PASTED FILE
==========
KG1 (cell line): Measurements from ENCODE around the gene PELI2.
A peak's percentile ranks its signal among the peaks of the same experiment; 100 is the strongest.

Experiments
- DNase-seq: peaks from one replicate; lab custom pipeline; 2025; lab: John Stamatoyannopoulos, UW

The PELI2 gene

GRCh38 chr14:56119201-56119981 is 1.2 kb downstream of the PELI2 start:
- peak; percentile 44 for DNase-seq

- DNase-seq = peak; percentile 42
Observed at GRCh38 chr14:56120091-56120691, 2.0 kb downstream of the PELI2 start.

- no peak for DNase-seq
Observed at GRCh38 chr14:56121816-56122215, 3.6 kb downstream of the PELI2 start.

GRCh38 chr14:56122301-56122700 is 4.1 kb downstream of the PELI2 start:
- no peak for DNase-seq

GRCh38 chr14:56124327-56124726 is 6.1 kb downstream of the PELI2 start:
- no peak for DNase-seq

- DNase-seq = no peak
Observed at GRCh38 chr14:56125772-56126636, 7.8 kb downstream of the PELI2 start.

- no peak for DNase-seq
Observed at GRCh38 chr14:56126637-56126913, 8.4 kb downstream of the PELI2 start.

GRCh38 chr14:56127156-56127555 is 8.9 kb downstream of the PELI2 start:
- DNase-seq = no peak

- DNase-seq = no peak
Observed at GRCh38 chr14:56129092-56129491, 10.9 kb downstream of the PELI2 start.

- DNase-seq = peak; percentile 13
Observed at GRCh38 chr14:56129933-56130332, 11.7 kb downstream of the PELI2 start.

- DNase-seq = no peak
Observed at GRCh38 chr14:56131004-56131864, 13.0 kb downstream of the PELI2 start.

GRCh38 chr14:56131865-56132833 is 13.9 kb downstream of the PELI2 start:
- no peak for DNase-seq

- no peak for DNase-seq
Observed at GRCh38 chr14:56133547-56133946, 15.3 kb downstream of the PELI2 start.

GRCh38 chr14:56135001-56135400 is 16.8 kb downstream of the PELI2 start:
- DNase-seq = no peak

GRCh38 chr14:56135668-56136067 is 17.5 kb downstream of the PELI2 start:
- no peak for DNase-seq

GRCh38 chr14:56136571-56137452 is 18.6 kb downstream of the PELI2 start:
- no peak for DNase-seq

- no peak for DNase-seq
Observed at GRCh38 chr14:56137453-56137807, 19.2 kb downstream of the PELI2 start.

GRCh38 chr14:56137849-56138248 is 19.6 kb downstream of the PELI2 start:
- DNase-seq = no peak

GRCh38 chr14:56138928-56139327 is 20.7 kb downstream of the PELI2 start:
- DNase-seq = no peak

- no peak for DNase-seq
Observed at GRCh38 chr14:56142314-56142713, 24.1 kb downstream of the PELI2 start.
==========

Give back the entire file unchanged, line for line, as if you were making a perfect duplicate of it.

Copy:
KG1 (cell line): Measurements from ENCODE around the gene PELI2.
A peak's percentile ranks its signal among the peaks of the same experiment; 100 is the strongest.

Experiments
- DNase-seq: peaks from one replicate; lab custom pipeline; 2025; lab: John Stamatoyannopoulos, UW

The PELI2 gene

GRCh38 chr14:56119201-56119981 is 1.2 kb downstream of the PELI2 start:
- peak; percentile 44 for DNase-seq

- DNase-seq = peak; percentile 42
Observed at GRCh38 chr14:56120091-56120691, 2.0 kb downstream of the PELI2 start.

- no peak for DNase-seq
Observed at GRCh38 chr14:56121816-56122215, 3.6 kb downstream of the PELI2 start.

GRCh38 chr14:56122301-56122700 is 4.1 kb downstream of the PELI2 start:
- no peak for DNase-seq

GRCh38 chr14:56124327-56124726 is 6.1 kb downstream of the PELI2 start:
- no peak for DNase-seq

- DNase-seq = no peak
Observed at GRCh38 chr14:56125772-56126636, 7.8 kb downstream of the PELI2 start.

- no peak for DNase-seq
Observed at GRCh38 chr14:56126637-56126913, 8.4 kb downstream of the PELI2 start.

GRCh38 chr14:56127156-56127555 is 8.9 kb downstream of the PELI2 start:
- DNase-seq = no peak

- DNase-seq = no peak
Observed at GRCh38 chr14:56129092-56129491, 10.9 kb downstream of the PELI2 start.

- DNase-seq = peak; percentile 13
Observed at GRCh38 chr14:56129933-56130332, 11.7 kb downstream of the PELI2 start.

- DNase-seq = no peak
Observed at GRCh38 chr14:56131004-56131864, 13.0 kb downstream of the PELI2 start.

GRCh38 chr14:56131865-56132833 is 13.9 kb downstream of the PELI2 start:
- no peak for DNase-seq

- no peak for DNase-seq
Observed at GRCh38 chr14:56133547-56133946, 15.3 kb downstream of the PELI2 start.

GRCh38 chr14:56135001-56135400 is 16.8 kb downstream of the PELI2 start:
- DNase-seq = no peak

GRCh38 chr14:56135668-56136067 is 17.5 kb downstream of the PELI2 start:
- no peak for DNase-seq

GRCh38 chr14:56136571-56137452 is 18.6 kb downstream of the PELI2 start:
- no peak for DNase-seq

- no peak for DNase-seq
Observed at GRCh38 chr14:56137453-56137807, 19.2 kb downstream of the PELI2 start.

GRCh38 chr14:56137849-56138248 is 19.6 kb downstream of the PELI2 start:
- DNase-seq = no peak

GRCh38 chr14:56138928-56139327 is 20.7 kb downstream of the PELI2 start:
- DNase-seq = no peak

- no peak for DNase-seq
Observed at GRCh38 chr14:56142314-56142713, 24.1 kb downstream of the PELI2 start.